Metal shards from an ashtray blown apart by a bomb flew across a Havana hotel lobby and sliced the throat of an Italian tourist, a Cuban medical examiner told the jury Thursday in the federal perjury trial of an ex-CIA agent accused of lying about planning the attack.
Ileana Vizcaino Dime, director of Cuba's state-run Institute of Forensic Medicine, testified against Luis Posada Carriles, an 83-year-old anti-communist considered Public Enemy No. 1 in his native Cuba, where his face is plastered on numerous billboards. Prosecutors say Posada planned a series of bombings in Cuba before sneaking into the U.S. in 2005.
Jurors appeared to be listening carefully as Dime detailed in monotonous, dry tones the exceedingly bloody 1997 death at the center of the U.S. government's case against Posada, who faces 11 counts of perjury, obstruction of justice in an anti-terrorism investigation and immigration fraud.
Posada admitted responsibility for the bombings to the New York Times in 1998, saying they were meant to cripple Cuban tourism but not kill anyone. He has since recanted those statements, however. In recent interviews with The Associated Press, he sidestepped questions about the bombings.
Vizcaino described the autopsy of 32-year-old Fabio di Celmo, an Italian tourist who was in the lobby bar of Havana's Copacabana Hotel on Sept. 4, 2007, when the bomb planted in a metal ashtray exploded. The blast sent metal shards from the waste-high ashtray flying, and pieces severed di Celmo's jugular.
"There was a massive loss of blood and profuse bleeding, the loss was irreversible and impossible to control," Vizcaino said and described two long, deep wounds across the victim's neck. "Death was inevitable. It was a violent death, a homicide."
Jurors winced when federal prosecutors showed graphic photos of di Celmo's corpse and a jagged metal fragment extracted from his neck.
That blast was one of nine that rocked hotels in Havana and the beach resort of Varadero between April and September 1997. A bomb also exploded at an iconic restaurant popular with tourists in the island's capital. Di Celmo was the only fatality, but about a dozen other people were wounded.
Posada is not on trial for the bombings, only for allegedly lying about them during immigration hearings in El Paso _ prompting the obstruction charges. The three prosecutors assigned to the case are from a Justice Department anti-terrorism unit in Washington.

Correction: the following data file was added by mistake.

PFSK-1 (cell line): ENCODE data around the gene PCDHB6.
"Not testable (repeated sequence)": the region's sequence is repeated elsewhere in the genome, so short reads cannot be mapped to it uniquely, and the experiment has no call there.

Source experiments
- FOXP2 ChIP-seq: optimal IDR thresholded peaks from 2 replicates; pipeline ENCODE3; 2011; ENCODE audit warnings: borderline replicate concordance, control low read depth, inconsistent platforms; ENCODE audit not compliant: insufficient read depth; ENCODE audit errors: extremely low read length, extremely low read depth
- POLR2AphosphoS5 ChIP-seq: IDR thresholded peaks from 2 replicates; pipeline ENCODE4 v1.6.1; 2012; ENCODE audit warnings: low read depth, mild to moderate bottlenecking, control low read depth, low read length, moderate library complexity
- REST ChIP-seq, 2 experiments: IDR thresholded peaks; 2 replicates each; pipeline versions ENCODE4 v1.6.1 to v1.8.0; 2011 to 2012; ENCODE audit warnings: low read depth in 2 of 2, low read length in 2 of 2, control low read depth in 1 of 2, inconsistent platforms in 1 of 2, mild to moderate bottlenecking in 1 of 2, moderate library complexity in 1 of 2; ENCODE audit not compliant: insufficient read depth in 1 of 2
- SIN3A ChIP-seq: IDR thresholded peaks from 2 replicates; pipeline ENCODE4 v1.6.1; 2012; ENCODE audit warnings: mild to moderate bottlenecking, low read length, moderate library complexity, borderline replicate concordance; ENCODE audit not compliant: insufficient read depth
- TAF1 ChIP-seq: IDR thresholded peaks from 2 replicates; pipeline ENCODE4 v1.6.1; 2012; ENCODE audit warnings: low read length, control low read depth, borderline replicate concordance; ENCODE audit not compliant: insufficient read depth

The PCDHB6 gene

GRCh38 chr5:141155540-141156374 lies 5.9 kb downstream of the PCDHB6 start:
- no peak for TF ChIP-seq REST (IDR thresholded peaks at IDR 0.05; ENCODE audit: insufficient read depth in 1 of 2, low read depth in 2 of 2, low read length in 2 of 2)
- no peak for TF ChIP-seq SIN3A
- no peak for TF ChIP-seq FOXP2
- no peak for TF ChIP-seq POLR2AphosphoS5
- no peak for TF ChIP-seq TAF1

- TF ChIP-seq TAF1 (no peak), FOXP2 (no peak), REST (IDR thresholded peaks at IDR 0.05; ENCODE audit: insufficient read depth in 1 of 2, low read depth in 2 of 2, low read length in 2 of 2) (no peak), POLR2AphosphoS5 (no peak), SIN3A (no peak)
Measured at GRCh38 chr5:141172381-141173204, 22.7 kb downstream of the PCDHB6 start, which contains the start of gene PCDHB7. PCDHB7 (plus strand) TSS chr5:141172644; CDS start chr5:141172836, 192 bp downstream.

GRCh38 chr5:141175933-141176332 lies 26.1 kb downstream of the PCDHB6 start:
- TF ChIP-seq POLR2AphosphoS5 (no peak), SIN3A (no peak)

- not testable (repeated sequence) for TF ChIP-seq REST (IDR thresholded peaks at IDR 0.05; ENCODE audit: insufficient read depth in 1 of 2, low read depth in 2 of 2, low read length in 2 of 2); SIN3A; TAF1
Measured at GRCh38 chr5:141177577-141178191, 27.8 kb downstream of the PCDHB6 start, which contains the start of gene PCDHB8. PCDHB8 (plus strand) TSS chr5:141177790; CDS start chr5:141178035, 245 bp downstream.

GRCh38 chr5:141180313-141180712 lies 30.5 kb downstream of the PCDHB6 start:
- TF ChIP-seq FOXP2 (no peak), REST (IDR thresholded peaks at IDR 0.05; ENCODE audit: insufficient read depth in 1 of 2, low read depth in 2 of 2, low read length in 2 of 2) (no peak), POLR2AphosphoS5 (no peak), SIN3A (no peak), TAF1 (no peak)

Along with failing to take responsibility for the bombings, prosecutors say Posada lied about how he got into the U.S and about having a Guatemalan passport under a false name.
Vizciano testified that she has performed close to 1,000 autopsies and her office reports to Cuba's Ministry of Health _ not the powerful Interior Ministry. She is the second Cuban official to testify a rare show of cooperation between the U.S. and Cuban governments, but it hasn't all gone smoothly.
The defense called for a mistrial after receiving documents showing Lt. Col. Roberto Hernandez Caballero, an Interior Ministry investigator who headed an island task force on the bombings, also was a member of Cuban counter-intelligence. Posada's lawyers claimed Hernandez Caballero was a covert agent under orders to mislead the jury.
U.S. District Judge Kathleen Cardone declined to grant a mistrial, although she said prosecutors were slow to divulge Hernandez Caballero's true identity.
Posada spent two years in an immigration lockup, but was released in 2007 and has been living in Miami.
He worked for the CIA for 12 years, until 1976. He later served as head of intelligence for Venezuela's government. He was acquitted by a Venezuelan military tribunal in the 1976 bombing of a Cuban airliner, but escaped from prison before a civilian retrial.
In the 1980s, Posada helped support U.S.-backed Contra rebels in Nicaragua. He was arrested in Panama amid a plot to kill Fidel Castro during a visit there in 2000. He received a presidential pardon in 2004 and turned up in U.S. territory the following March. Cuba and Venezuela would like to try Posada for the hotel bombings or the 1976 airliner bombing, but a U.S. immigration judge has ruled he can't be deported to either country for fear he could be tortured.